2010 Zero DS

The Zero DS takes a less is more approach in most aspects of its design. Just look at the dash for a hint: The Brammo instrumentation is more engaging as it allows the rider to cycle through a number of displays. One master display shows estimated range along with other data like power output in kWh. A second charts a bar graph of percentage battery remaining. Yet another screen shows real-time power use, which helps encourage conservative throttle input. Again Brammo’s claim of 42-mile range isn’t near our experience with the bike, more in the neighborhood of 25 to 30 miles.

The key to coaxing the most range out of either of the bikes is being gentle and consistent with the throttle. After a while its gets to be a game of sorts, like those hypermilers that resort to shutting down their cars to coast to a stop with a dead engine. Ease on the throttle, massage the speed up to a cruising pace. If there’s even a slight downhill in the road, roll off and coast. With no resistance from engine braking, it’s eye-opening how long it takes these bikes to coast down from 50 to 40 mph.

Make it back to headquarters for a recharge, again the two competitors show their differences. Like the starting procedure the Zero’s charging process is simple and quick: Turn off the key and plug into the wall. The Brammo requires more work: Turn off bike, twist key to steering lock, then twist to charge postion, press and hold tank button to enable charging mode, remove key to unlock seat, plug underseat charger into wall outlet. Where the Zero process is easier, it is also the most rudimentary with only an LED series of lights indicating charging status. The Brammo, on the other hand, offers a host of charging information including percentage charged, time to full charge and the option of watching a more indepth status for the various batteries.

When it comes to looks, those we queried about the Brammo’s stylings returned answers ranging from, “pretty cool” to “horrid.” (Certainly the folks at Brammo have upped the ante with its next generation Empulse.) Like it or love it though, the Enertia does bear a clear design function. It’s a commuter appliance plain and simple. The Brammo has a more thought-out user interface (with its starting and charging procedures almost too thought out), it also boasts a better fit and finish. The Enertia also houses some interesting features, like a USB jump drive that data logs rides. The USB provides diagnostic evidence for repairs, as well as data mining for the engineers as they analyze charging cycles and other information that will influence future designs.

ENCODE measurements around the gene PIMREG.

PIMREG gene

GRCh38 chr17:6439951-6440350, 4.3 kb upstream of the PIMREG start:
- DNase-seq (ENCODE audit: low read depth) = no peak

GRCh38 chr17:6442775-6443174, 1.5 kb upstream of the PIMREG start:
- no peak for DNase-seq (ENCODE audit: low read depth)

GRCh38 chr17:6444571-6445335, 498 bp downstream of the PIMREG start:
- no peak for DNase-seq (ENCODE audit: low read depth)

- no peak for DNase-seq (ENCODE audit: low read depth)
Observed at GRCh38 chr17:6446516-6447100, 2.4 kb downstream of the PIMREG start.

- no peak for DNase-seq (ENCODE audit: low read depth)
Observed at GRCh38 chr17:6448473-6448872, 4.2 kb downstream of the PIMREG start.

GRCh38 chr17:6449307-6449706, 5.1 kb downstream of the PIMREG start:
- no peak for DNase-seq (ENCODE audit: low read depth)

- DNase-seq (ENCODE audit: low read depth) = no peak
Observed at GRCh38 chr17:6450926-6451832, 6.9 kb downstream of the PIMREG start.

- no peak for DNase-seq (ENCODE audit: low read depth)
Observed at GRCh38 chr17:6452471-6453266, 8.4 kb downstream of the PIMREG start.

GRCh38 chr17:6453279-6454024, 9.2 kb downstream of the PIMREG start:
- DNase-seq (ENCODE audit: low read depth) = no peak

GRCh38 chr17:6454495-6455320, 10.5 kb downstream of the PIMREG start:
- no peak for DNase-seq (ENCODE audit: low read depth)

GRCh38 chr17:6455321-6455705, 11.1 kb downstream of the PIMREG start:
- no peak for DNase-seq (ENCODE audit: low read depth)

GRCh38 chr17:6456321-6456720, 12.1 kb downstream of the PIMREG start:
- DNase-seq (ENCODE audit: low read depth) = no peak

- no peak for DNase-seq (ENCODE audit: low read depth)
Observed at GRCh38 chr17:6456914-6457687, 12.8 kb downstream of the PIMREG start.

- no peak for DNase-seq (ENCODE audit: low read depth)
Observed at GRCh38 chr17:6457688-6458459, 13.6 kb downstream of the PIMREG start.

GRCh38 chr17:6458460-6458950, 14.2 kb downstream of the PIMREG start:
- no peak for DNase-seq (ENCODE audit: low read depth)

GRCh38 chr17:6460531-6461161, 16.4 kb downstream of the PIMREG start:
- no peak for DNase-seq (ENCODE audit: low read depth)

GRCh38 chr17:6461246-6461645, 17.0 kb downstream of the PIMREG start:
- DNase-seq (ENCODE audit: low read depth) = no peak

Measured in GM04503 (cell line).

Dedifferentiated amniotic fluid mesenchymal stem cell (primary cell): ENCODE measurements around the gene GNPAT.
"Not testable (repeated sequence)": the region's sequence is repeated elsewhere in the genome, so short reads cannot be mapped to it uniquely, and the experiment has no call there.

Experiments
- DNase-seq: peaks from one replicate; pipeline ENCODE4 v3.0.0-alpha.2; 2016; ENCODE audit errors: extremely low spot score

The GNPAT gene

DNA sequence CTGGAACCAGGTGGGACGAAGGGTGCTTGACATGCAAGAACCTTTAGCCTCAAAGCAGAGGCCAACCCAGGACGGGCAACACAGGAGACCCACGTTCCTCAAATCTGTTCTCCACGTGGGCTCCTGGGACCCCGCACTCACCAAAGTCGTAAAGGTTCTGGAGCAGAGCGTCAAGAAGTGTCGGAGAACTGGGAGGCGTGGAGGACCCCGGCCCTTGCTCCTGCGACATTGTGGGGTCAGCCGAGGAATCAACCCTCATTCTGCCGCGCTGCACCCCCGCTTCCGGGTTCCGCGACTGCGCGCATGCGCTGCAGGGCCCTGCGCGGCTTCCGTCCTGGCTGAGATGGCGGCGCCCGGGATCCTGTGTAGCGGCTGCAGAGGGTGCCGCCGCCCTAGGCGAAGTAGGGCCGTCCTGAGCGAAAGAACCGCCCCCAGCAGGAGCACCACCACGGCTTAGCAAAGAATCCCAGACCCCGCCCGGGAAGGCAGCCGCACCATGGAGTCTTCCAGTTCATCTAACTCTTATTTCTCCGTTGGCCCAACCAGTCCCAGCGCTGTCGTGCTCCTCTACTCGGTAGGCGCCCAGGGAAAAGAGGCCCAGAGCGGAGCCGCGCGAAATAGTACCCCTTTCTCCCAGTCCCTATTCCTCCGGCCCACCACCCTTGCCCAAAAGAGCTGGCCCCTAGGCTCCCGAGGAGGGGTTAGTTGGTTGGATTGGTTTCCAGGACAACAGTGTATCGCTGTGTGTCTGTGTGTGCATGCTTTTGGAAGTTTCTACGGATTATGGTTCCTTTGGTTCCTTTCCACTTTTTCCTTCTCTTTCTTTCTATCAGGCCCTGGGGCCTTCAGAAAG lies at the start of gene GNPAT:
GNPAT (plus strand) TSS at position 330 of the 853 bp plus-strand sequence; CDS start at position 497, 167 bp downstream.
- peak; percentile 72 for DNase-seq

The Zero is less refined from a design standpoint. As far as styling goes, the Zero fared worse than the Brammo. It looks like a bike wrapped around a square battery. Some components, particularly the instrument console, look thrown together. Others features seem to be solutions made out of necessity: For example, the charging cord is tucked away in the cylindrical holes in the frame. Yet the Zero designers did hit the mark with the frame and swingarm. And where the Brammo is a commuter only, the Zero serves its function too – a versatile dual sport.

The Brammo’s biggest edge is in price. At $7995 it retails a full two grand less than the Zero DS. Both rides will see their MSRP drop considerably with the 10% EV federal tax credit, as well as numerous state rebates or tax incentives (CARB (California) is willing to pony up a fat $1500). But that begs the question: How do you buy these bikes?

Each company’s distribution models is unconventional. Zero takes the middle man out of the equation completely, with an online direct shipping method. Brammo made headlines with its exclusive partnership with Best Buy, though that distribution model doesn’t seem to have revolutionized things (just go ahead and call up your local BB and ask for an Enertia…). Now Brammo is pursuing a more traditional dealer network, as well as take orders online. And its recent partnership with electronics giant Flextronics has it poised for global aspirations.

And what of maintenance? As far as cleaning the bikes go, both motorcycles are fit to operate in the wet and dirt. In fact, Zero claims its motor could still run after being fully submerged. With no oil to change and no valves to adjust, riders could either conduct basic maintenance themselves or at the local bike shop: oil up the chain every once and again, spoon on new tires as needed and change brake pads. For more critical issues, like motor and battery troubles, there is a two-year warranty from Zero, with Brammo offering one-year warranty for the Enertia (two-year warranty available for purchase to match the standing warranty for the batteries). Each company has trained technicians to service the bikes for serious motor and battery issues (it’s not advisable to work on the high-voltage systems without proper training).

At the end of our test, we found two bikes with similarities but distinct differences. The Zero delivers a more powerful motor and larger capacity battery, as well as more versatility with its dual-sporting capabilities. As an overall package, however, it’s rougher around the edges with disappointing brakes and so-so chassis giving it room for improvement.

The Brammo is a commuter bike, plain and simple, and for some urban riders it may be the best commuting tool out there. The motor and battery performance is lacking compared with the Zero, however, its chassis and overall design outclass its competitor. Hacking its MSRP down to $7995 is an eyebrow-raising feat that can’t be ignored.

While it’s difficult not to see past their limitations, riders shouldn’t judge these bikes for what they aren’t. Instead this first wave of electric motorcycle production has succeeded simply by existing. One thing of which we’re certain, rides like the Enertia and Zero DS have whetted our appetite for development wave number two.